The Lived Experience of the Wound, Ostomy, and Continence Nurse in Wound Care


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Abstract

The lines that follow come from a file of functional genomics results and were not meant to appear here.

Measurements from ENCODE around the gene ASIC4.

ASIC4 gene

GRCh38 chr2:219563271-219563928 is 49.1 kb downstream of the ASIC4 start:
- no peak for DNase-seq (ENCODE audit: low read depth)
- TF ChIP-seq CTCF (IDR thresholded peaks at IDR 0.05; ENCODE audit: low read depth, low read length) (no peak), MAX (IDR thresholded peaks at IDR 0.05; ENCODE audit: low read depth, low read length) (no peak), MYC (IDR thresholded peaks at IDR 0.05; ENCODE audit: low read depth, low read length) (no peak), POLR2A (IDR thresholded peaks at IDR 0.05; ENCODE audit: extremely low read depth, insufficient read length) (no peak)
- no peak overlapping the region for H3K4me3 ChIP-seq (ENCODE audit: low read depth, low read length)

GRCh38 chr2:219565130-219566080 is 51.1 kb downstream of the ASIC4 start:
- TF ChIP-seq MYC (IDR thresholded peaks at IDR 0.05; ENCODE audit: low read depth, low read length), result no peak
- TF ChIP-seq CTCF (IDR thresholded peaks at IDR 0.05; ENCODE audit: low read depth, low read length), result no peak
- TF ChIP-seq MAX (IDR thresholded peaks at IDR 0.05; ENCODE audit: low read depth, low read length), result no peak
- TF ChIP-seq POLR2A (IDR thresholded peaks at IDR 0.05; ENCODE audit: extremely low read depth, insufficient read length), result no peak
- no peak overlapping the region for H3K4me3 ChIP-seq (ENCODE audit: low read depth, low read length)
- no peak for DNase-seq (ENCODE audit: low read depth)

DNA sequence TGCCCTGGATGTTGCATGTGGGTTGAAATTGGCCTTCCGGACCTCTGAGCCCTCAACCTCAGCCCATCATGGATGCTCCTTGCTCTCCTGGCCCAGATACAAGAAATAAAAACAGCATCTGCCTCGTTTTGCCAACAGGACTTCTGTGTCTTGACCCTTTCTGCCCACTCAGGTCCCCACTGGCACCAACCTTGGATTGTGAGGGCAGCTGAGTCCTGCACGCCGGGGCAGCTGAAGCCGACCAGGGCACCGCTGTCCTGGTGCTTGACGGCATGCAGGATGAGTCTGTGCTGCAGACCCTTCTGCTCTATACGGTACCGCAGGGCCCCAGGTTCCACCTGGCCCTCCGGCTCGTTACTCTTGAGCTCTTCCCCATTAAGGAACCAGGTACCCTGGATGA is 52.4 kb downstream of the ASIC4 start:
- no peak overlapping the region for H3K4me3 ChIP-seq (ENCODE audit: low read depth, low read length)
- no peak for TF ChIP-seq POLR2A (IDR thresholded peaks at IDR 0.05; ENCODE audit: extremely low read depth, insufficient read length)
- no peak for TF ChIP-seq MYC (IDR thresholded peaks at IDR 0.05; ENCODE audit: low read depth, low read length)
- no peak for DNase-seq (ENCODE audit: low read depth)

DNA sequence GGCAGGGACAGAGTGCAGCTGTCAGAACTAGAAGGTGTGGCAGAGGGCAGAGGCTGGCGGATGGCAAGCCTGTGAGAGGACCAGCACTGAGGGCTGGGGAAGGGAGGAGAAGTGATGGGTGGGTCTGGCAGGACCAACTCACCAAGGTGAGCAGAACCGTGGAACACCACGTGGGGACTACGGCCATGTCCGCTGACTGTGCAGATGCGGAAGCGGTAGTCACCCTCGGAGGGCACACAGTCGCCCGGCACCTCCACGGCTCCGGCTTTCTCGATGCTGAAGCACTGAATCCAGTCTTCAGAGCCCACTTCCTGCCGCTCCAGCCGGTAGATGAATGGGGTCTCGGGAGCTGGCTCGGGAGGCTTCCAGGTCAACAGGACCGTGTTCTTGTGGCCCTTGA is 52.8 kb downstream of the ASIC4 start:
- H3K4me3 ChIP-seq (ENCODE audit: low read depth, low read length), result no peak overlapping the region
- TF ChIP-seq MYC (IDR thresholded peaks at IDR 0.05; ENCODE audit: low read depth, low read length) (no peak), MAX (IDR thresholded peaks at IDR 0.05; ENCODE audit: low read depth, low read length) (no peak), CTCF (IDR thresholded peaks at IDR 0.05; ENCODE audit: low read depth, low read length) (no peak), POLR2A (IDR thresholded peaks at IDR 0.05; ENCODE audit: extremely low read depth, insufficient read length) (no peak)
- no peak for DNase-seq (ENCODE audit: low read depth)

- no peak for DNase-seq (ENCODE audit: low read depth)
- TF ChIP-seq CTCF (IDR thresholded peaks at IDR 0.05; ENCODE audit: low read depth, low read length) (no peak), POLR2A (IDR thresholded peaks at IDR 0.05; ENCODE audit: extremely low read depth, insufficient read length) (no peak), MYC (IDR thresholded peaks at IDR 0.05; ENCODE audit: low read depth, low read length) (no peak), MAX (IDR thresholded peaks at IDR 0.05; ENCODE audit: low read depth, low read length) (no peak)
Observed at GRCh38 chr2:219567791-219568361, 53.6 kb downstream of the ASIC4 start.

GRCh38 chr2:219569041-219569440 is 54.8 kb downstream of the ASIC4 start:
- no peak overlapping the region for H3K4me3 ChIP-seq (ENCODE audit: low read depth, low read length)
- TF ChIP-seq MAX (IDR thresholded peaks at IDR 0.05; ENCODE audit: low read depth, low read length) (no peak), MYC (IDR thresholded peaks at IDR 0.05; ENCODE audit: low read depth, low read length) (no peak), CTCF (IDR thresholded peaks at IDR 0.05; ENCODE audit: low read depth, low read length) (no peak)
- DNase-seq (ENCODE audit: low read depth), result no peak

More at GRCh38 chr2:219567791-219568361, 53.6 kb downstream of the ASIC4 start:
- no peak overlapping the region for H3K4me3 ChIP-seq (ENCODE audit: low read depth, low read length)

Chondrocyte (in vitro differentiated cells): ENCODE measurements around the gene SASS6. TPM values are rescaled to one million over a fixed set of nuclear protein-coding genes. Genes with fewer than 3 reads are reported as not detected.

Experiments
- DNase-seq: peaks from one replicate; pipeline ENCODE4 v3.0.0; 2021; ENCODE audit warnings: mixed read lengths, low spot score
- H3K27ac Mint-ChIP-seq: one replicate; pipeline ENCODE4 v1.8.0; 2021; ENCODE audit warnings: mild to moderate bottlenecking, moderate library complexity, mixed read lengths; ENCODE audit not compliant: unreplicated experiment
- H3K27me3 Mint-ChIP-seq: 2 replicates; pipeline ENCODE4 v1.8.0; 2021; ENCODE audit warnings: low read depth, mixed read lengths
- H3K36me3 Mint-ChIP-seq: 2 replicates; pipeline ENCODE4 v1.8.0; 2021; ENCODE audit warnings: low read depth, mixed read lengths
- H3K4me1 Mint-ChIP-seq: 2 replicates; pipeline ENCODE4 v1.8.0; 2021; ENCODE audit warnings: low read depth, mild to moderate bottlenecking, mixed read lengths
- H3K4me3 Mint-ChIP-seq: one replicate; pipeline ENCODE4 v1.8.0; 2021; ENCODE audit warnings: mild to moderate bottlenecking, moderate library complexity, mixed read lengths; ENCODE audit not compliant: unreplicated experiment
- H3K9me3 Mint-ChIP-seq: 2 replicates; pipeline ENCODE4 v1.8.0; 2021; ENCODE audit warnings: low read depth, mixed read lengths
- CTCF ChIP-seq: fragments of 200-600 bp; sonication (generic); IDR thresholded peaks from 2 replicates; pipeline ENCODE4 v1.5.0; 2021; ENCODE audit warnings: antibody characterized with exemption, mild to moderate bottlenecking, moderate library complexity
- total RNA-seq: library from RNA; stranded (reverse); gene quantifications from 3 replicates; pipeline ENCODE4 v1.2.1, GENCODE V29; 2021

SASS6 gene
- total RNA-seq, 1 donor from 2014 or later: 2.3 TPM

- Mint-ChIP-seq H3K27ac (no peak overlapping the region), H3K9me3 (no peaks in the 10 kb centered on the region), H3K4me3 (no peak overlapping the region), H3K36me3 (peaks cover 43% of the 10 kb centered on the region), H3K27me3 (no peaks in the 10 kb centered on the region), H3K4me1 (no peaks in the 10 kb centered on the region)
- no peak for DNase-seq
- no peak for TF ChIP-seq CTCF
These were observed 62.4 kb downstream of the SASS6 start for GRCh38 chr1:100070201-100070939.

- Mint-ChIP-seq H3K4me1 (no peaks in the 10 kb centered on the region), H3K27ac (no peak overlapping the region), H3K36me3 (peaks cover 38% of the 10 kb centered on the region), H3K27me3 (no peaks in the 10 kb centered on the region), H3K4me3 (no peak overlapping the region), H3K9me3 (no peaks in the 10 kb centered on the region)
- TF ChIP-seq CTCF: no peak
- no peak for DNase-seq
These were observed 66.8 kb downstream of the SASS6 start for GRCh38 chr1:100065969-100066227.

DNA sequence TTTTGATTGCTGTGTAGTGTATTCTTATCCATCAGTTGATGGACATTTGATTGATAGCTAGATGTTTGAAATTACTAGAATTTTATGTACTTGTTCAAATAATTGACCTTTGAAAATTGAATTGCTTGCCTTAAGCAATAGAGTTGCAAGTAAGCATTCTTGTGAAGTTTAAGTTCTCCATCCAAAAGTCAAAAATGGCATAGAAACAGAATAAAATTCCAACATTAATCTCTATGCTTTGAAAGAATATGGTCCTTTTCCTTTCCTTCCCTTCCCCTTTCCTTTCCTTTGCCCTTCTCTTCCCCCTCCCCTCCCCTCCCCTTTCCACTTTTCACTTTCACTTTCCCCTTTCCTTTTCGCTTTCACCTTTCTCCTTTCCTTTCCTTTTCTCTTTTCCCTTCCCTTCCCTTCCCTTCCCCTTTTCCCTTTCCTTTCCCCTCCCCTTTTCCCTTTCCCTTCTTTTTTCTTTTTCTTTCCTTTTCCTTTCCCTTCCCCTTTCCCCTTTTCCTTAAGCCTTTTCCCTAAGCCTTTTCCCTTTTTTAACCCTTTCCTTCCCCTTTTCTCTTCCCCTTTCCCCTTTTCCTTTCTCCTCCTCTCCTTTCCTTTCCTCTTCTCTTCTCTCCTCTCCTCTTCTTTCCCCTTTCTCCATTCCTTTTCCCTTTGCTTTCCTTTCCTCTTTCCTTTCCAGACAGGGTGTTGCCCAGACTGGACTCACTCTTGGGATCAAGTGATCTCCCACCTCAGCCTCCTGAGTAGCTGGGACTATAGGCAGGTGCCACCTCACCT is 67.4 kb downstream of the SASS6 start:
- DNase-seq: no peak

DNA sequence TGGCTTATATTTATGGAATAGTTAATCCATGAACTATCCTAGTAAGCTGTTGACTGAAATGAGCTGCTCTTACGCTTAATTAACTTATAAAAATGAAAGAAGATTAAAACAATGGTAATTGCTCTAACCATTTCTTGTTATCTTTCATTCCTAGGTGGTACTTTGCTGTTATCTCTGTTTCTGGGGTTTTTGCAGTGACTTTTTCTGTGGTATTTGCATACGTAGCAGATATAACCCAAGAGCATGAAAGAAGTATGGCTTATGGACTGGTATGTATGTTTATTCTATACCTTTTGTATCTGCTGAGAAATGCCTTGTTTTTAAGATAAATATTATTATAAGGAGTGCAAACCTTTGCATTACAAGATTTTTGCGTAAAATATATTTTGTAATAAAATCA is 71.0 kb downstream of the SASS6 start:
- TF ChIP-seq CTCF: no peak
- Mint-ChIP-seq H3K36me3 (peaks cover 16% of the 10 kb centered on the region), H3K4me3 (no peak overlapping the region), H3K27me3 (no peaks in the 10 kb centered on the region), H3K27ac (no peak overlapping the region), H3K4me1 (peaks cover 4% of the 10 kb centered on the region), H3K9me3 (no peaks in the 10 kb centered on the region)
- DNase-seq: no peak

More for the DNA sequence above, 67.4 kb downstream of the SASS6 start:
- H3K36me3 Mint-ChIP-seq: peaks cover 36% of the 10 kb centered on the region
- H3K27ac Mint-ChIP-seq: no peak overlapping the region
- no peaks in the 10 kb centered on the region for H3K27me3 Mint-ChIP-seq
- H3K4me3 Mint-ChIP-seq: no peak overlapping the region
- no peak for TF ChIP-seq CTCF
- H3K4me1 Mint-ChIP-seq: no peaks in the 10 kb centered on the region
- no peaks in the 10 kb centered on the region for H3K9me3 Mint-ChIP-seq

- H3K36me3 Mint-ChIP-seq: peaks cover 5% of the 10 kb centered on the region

PURPOSEThe purpose of this qualitative research study was to explore the meaning of being a wound, ostomy, and continence (WOC) nurse engaged in wound care practice.SUBJECTS AND SETTINGThe sample comprised 6 WOC nurses, each of whom had 3 or more years of wound care experience in a variety of care settings. Respondents were female, 49 years or older, and master's prepared. Interviews were conducted at either the place of employment of each subject or a neutral location based on the participant's preference.METHODSA Heideggerian hermeneutic phenomenologic framework was used during data collection. An unstructured interview process was used to encourage sharing of experiences through narratives. All interviews were audiotaped and transcribed verbatim. As a WOC nurse with 30 years of experience in wound care, the primary investigator logged reflections on the interview process as a valuable source of data analysis. Interpretive analysis involved immersion in the text, data transformation, and thematic analysis.RESULTSEight themes emerged: (1) Essence of Practice; bond of caring; (2) Holistic Approach; putting the pieces of the puzzle together; (3) The Dichotomy... them and me; (4) Art of Wound Care; (5) Growth in Practice; (6) Allure of the Challenge. (7) Acknowledging Limits... you can't always make it better; and (8) Teaching, Mentoring and Being a Role Model.CONCLUSIONSThe narratives illuminate the essence of this nursing specialty practice, whereas the outcome of this research provides a rich description of the human experience of being a WOC nurse engaged in wound care.

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